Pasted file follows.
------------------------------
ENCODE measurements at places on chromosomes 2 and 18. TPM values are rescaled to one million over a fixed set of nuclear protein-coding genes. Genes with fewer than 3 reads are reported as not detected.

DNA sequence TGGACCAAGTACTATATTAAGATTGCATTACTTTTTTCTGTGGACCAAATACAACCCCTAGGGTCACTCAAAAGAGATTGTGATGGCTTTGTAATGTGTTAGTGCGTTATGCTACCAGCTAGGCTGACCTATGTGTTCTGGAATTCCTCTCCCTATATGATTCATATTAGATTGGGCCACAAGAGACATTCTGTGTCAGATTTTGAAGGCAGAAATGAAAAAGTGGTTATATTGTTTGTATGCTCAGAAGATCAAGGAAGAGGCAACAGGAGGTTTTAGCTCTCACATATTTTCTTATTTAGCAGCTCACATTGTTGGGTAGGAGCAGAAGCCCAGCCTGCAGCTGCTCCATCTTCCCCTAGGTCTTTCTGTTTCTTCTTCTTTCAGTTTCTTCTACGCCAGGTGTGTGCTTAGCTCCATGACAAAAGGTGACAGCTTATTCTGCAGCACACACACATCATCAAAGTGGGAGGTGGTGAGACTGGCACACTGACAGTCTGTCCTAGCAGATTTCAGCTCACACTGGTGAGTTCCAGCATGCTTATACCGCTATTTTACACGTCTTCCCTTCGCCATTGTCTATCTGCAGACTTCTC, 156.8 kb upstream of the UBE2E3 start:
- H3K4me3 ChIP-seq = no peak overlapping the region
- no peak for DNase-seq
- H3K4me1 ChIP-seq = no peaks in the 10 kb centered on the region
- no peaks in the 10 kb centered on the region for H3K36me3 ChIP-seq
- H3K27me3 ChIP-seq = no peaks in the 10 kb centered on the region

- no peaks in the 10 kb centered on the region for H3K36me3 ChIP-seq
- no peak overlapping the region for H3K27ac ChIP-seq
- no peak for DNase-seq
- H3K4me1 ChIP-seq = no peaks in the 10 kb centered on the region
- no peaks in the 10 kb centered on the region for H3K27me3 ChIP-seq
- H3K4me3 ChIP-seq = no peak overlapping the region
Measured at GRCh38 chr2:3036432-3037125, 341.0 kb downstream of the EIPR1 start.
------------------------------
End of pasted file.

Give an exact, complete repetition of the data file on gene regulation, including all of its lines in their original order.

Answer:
ENCODE measurements at places on chromosomes 2 and 18. TPM values are rescaled to one million over a fixed set of nuclear protein-coding genes. Genes with fewer than 3 reads are reported as not detected.

DNA sequence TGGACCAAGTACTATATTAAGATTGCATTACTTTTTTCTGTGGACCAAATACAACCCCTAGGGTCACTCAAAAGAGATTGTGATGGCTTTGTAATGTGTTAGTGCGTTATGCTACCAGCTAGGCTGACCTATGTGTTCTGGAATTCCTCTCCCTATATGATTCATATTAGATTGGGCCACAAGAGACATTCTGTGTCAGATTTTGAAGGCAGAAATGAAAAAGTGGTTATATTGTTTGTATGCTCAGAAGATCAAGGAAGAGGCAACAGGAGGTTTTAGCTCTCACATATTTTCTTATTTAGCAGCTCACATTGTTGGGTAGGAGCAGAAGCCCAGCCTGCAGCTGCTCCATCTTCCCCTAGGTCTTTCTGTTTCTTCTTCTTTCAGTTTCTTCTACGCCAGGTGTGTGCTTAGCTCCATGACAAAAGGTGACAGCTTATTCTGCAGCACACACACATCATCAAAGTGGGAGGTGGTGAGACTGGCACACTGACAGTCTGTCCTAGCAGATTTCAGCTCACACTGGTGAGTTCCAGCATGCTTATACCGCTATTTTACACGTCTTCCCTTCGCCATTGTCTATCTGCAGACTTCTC, 156.8 kb upstream of the UBE2E3 start:
- H3K4me3 ChIP-seq = no peak overlapping the region
- no peak for DNase-seq
- H3K4me1 ChIP-seq = no peaks in the 10 kb centered on the region
- no peaks in the 10 kb centered on the region for H3K36me3 ChIP-seq
- H3K27me3 ChIP-seq = no peaks in the 10 kb centered on the region

- no peaks in the 10 kb centered on the region for H3K36me3 ChIP-seq
- no peak overlapping the region for H3K27ac ChIP-seq
- no peak for DNase-seq
- H3K4me1 ChIP-seq = no peaks in the 10 kb centered on the region
- no peaks in the 10 kb centered on the region for H3K27me3 ChIP-seq
- H3K4me3 ChIP-seq = no peak overlapping the region
Measured at GRCh38 chr2:3036432-3037125, 341.0 kb downstream of the EIPR1 start.